BEIRUT, Lebanon - When the Lebanese police caught him in a routine sweep earlier this year, Jaffar Sadiq al-Lami, an illegal Iraqi immigrant, figured he would spend a month or two in jail and be released with a warning, like the previous two times he had been arrested.
But Mr. Lami, 50, found himself facing a stark choice that is increasingly being presented to Iraqi refugees here under a new policy adopted by Lebanese authorities: stay in jail indefinitely, or go back to Iraq.
After seven months in jail, he could not stand the conditions in captivity any longer, his family said. Last week, he flew to Baghdad, the capital of a war-torn country he had not been to in a decade.
"He didn't do anything wrong," said his wife, Nidhal Jassem, 46, who keeps her five sons at home in a damp, third-floor walk-up with erratic electricity, for fear that they will end up deported like their father.
Hundreds of Iraqi refugees have been caught in the dragnet of heightened security in Lebanon after a showdown between an international jihadist group and the Lebanese security forces over the summer. The military and the police have increased the number of checkpoints across the country, arresting Iraqis who are here without legal residency papers.
United Nations refugee officials estimate that Lebanon has about 50,000 Iraqis.
"The choice they face is to rot here in jail or go to Iraq and face death," said Nadim Houry, a researcher for Human Rights Watch, which is releasing a report on Wednesday about Lebanon's new policy.
According to Human Rights Watch, 300 Iraqi refugees were deported in 2006, and 150 more in the first half of 2007. But in recent months, the number of Iraqis in detention has quadrupled to about 600, Mr. Houry said, all of them held without charge indefinitely unless they agree to leave Lebanon for Iraq. Lebanese officials say they offer Iraqi refugees the same opportunity as other foreigners to apply for residency permits if they meet the legal requirements.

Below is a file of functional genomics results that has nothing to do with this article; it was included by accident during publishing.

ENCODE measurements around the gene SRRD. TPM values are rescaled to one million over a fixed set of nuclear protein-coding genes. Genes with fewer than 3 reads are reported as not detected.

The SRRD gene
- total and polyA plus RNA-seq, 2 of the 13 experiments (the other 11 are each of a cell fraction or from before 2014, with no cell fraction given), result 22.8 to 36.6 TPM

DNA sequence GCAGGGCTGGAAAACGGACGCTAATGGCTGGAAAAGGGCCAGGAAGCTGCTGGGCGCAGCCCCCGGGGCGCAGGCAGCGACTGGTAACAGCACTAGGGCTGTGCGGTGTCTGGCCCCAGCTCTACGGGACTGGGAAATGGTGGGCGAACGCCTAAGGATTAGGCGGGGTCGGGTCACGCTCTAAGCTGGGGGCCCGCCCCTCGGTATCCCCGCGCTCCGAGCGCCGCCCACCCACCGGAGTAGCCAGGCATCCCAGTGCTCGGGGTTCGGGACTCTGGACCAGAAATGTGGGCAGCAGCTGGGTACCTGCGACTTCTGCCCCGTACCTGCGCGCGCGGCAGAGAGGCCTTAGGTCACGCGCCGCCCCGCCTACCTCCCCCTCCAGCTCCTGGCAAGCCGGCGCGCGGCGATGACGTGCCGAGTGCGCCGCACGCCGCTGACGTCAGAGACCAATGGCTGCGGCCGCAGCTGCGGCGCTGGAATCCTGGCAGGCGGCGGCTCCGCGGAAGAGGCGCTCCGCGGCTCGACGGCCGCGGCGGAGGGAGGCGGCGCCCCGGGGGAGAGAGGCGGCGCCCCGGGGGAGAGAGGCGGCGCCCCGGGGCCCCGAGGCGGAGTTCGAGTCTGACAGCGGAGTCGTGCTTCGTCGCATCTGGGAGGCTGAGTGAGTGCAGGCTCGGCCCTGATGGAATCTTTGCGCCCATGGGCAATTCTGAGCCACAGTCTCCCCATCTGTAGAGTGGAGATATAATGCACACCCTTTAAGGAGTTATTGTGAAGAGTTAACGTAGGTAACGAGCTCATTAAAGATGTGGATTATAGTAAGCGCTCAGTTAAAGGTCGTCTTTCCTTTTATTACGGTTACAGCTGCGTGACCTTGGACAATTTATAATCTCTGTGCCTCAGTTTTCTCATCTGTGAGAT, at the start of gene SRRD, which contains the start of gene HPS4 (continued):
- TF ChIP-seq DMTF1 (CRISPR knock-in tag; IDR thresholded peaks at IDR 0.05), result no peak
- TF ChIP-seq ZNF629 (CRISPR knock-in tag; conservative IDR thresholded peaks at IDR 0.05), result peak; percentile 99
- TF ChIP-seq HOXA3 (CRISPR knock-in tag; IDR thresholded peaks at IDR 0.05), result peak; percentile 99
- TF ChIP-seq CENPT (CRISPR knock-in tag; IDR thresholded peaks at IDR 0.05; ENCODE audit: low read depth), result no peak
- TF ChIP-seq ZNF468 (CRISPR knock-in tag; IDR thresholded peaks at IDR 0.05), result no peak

Around the region, governments are pushing Iraqi refugees to go home. Syria, home to an estimated 1.5 million Iraqi refugees, closed its border last month. Jordan, home to about 750,000 Iraqis, has denied residency status to refugees and has been rounding them up and deporting them for a year.
But Lebanon had taken a more hands-off approach, occasionally arresting illegal immigrants but quickly releasing them.
That permissiveness evaporated over the last year, Iraqis say, because of political tension in Lebanon and anger at foreigners accused of fomenting terrorist activity.
"Even my Lebanese friends sometimes joke that we are traitors," said Hussein Husseini, 28, an occasionally employed Iraqi Shiite from Baghdad who has sneaked back into Lebanon after being twice arrested and deported.
Until Mr. Lami was deported, his wife visited him weekly at the Roumieh prison near Beirut. The family's eldest son earns enough at a butcher shop to pay the rent in a crumbling concrete flat in an area called the Ladder District because of its grid of narrow streets that barely afford passage to a single car.
"If we had enough money to pay the fees, my father could come back and residency permit tomorrow," said his son Mahdi, 15, who spends his days at home because his family cannot afford his school fees and because he fears arrest. "It's not fair."
Lebanon's government is especially reluctant to accept refugees; about 10 percent of the country's population consists of Palestinian refugees. Many here blame the presence of Palestinian factions in the refugee camps for the civil war that began in 1975 and the Israeli invasion in 1982.
The new deportation policy, according to the human rights group, violates a basic principle of international law that prohibits sending refugees back to countries where their lives could be in danger. The Human Rights Watch report also holds the United States and other Western countries responsible for not doing more to resettle Iraqi refugees.
Mr. Houry also said beleaguered officials in Iraq were manipulating refugee numbers, encouraging returns to Iraq so they could claim that security had improved.
"Both the United States and the Iraqis are keen to show today that Iraq is back in business," he said.
© 2007 The New York Times